When 9/11 happened, Clancy became an instant pundit on national media, people presuming that just because he somehow predicted a terrorist tactic of flying airplanes into public buildings, he had something intelligent to say about national policy. Whether that now makes any sense at all in hindsight, it should be said someone like Clancy especially would have been shaken by the events of 9/11. Yet he plays this out in his book in the most banal and surprisingly reactionary ways, lacking any of the nuance that he once showed in his work.

In Teeth, the Caruso brothers (fraternal twins) are recruited by a mysterious, non-governmental agency known only as The Campus, to be hired killers tasked with eliminating terrorist threats around the world - sort of like what Israel does when they missile Hamas leaders except the Caruso twins use cloak-and-dagger poison pens (literally). Meanwhile, Jack Jr. takes up where his dad once did, analyzing intelligence data to figure out which terrorist organization pulled off a coordinated attack on four American malls, killing over 100 shoppers. One is tempted to comment on how the mall acts as another, albeit less grand symbol of American capitalism like the former WTC. However, Clancy’s story is far too superficially told to really be able to flush out such grandiose plays of metaphor.

Teeth is all bland cliches instead. This is now the third book in which Clancy has attempted to portray Islamic fundamentalism and it still plays out with all the sophistication of a talk radio rant. Terms like "infidels" and "Great Satan" and "holy martyrs" are liberally strewn about with little thought and Clancy largely just mimeographs the portrait of Islamic terrorism that people have seen a thousand times over in silly Hollywood movies or other pulp fiction.

For example, Clancy keeps writing that America is so hated by this Islamic cartel because of our support of Israel, never for a moment entertaining that there might be other larger, geopolitical issues at stake. Compared to Sum of All Fears, which actually tried to capture the complexities of the Middle East conflict with some sensitivity and nuance, Teeth reads like a 1940s pulp propaganda comic book. America is unshakably righteous, an element that represents a reversal for Clancy who was willing to delve into national contradictions in previous books. Presumably, with America being the victim of 9/11 (don't talk blowback to Clancy!), anything now goes and we can do no wrong. This is all the greenlight The Campus needs to start sending out the twins on some wet work assignments.

Everyone's flat in this book, not just the one-dimensional terrorists but also the three protagonists. The Carusos have momentary bouts of conscience, grappling with the fact that they're essentially committing premeditated murder in the form of tactical assassinations, but they're incredibly boring to follow - a team-up between Jean Claude Van Damme and Steven Segal would offer more excitement. Likewise, Jack Jr. retreads his father's footsteps and having read all of Clancy's previous books, I'm not clear on why I need the sequel already. As the Ryan scion, Jack Jr. lacks any of the gravitas his father offered and he needs something – a wife, a girlfriend, hell, a puppy, to flush out his personality more. Unlike the limited but charged figure of Dr. Kathy Ryan - eye doctor, two-term First Lady, and a good marital foil to play Jack Sr. off of, the only women in this entire book are hookers. Seriously. (Equally perturbing is the fact that Admiral Robbie Jackson, later turned Vice President, one of the very few black characters in any of Clancy's novels has already been assassinated by the beginning of Teeth, killed by an aging Ku Klux Klan member who was threatened by the possibility that Jackson would become the first Black President. It's incredibly lazy storytelling, not to mention ideologically dubious.)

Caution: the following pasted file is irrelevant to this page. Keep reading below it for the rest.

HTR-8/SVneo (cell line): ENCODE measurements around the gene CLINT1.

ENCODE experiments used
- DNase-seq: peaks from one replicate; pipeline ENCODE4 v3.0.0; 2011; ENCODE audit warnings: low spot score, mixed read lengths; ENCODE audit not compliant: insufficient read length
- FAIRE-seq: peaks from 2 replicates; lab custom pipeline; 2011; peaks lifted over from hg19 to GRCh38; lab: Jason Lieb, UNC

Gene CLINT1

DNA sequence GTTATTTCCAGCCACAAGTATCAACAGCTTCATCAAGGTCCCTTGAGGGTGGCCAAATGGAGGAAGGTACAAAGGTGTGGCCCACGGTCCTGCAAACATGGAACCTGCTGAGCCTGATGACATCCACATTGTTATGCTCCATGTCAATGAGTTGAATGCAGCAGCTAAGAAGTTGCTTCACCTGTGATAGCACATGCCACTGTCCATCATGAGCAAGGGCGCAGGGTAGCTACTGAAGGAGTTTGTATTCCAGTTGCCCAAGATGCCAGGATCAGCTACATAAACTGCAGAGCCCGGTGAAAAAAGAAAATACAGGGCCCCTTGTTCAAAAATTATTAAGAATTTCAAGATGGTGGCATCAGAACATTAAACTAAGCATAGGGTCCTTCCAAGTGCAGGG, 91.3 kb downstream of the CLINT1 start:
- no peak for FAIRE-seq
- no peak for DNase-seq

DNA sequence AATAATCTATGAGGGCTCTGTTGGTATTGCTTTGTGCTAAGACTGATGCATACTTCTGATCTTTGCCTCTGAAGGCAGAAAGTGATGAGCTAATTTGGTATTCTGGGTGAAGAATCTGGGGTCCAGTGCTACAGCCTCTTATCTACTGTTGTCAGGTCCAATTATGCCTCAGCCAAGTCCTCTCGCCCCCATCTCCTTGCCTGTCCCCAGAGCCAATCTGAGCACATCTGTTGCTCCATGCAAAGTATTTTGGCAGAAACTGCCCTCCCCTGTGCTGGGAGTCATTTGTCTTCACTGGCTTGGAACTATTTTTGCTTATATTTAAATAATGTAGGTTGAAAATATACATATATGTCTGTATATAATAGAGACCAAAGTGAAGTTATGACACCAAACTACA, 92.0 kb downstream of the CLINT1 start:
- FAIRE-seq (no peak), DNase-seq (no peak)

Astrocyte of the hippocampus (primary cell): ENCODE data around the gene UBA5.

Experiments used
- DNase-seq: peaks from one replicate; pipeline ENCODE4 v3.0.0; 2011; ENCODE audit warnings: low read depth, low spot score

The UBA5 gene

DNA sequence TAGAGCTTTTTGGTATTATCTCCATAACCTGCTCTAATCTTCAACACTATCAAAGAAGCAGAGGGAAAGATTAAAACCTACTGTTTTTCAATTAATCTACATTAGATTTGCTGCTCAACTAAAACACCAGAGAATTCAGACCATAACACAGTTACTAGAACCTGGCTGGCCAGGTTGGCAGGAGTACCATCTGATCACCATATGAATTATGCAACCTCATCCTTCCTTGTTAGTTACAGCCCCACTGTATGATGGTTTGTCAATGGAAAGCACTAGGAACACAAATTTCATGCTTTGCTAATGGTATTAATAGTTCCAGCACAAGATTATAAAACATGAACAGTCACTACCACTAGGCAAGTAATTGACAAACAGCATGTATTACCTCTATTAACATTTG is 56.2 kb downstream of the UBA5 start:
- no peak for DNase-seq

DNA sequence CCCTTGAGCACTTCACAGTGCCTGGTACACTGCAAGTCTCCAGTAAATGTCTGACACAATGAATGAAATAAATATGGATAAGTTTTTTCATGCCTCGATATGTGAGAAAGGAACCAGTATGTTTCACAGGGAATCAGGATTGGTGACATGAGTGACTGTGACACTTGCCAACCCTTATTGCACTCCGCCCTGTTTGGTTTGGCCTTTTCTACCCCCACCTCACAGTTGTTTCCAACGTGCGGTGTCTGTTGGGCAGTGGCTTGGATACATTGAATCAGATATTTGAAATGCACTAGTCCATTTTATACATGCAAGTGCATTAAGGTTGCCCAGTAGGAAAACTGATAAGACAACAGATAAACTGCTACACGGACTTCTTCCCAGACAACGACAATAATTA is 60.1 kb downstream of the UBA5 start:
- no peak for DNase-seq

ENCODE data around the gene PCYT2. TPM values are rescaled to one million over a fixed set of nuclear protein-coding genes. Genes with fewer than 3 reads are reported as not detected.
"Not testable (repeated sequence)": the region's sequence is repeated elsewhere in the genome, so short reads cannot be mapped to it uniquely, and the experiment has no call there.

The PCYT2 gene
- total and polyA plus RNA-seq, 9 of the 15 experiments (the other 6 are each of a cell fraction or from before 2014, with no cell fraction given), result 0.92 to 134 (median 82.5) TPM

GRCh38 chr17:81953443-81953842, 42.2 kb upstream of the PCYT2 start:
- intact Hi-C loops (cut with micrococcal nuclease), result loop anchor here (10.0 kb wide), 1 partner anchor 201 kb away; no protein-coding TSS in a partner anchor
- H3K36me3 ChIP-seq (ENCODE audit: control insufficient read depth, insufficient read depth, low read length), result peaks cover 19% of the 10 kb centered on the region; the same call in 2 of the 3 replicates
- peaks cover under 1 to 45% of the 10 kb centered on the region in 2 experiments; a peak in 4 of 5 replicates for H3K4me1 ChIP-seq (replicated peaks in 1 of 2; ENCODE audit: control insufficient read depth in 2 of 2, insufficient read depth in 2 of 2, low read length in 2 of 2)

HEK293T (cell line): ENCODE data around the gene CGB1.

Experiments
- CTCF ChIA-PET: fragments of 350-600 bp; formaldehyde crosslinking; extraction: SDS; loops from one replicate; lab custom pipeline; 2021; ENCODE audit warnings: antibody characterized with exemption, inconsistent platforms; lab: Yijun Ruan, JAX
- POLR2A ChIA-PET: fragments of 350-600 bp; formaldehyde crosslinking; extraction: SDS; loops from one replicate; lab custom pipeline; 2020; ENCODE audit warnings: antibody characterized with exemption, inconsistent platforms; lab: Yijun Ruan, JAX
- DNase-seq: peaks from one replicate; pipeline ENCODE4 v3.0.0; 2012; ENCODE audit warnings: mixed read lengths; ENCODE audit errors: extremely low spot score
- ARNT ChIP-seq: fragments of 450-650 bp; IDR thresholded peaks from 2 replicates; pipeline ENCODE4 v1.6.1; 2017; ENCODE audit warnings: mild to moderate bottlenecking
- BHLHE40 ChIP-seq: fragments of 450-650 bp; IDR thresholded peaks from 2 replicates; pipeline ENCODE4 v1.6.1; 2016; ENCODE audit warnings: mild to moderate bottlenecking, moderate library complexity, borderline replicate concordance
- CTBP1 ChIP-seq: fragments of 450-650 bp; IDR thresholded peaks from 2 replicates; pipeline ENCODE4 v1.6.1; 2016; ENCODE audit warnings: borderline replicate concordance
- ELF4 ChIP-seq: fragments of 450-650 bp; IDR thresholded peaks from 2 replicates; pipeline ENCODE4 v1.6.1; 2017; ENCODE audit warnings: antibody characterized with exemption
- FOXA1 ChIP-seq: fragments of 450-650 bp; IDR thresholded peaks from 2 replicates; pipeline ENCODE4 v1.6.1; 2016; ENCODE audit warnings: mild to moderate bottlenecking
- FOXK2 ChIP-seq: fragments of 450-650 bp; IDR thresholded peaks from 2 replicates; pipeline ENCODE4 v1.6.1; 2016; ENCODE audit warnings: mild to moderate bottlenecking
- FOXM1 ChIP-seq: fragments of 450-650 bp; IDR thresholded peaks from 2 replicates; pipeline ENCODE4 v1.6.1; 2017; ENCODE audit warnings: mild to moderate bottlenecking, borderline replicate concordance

Just as bad as everything else, the writing is horrendous. At less than 500 pages, this is a much shorter book than what Clancy has been writing yet it still feels too long as the author devotes too much time to endless pontifications by the assembled characters, trying to figure out if they're doing the "right" thing. While the men in this book should be struggling with these issues, they're foregone conclusions any ways - you already know where Clancy is headed once the wind-bagging begins. For a book about cat-and-mouse assassins going up against dangerous terrorists, there's very little actual action in the book. In what has to be a most ironic coincidence, the Carusos kill their targets with a poison that induces fatal paralysis - apparently, they stuck the book with the same venom.

While the book doesn't end on a cliffhanger, it clearly points to a yet-to-be-published sequel as Clancy is trying to spark interest in a new story arc presumably centered on these three men. However, with a debut outing so dismal, it's hard to imagine anyone really getting excited with a continuation - you wish Clancy would just trash this new series altogether and find the senior Jack Ryan some post-retirement trouble to dig himself out of. Or perhaps it's Clancy himself who needs to cash in his pension and take a break. At a time where a military thriller would have to compete with the all-too-real headlines of today, Clancy's latest book flounders in a puddle of its own irrelevance. Teeth of the Tiger proves to be his most toothless novel ever.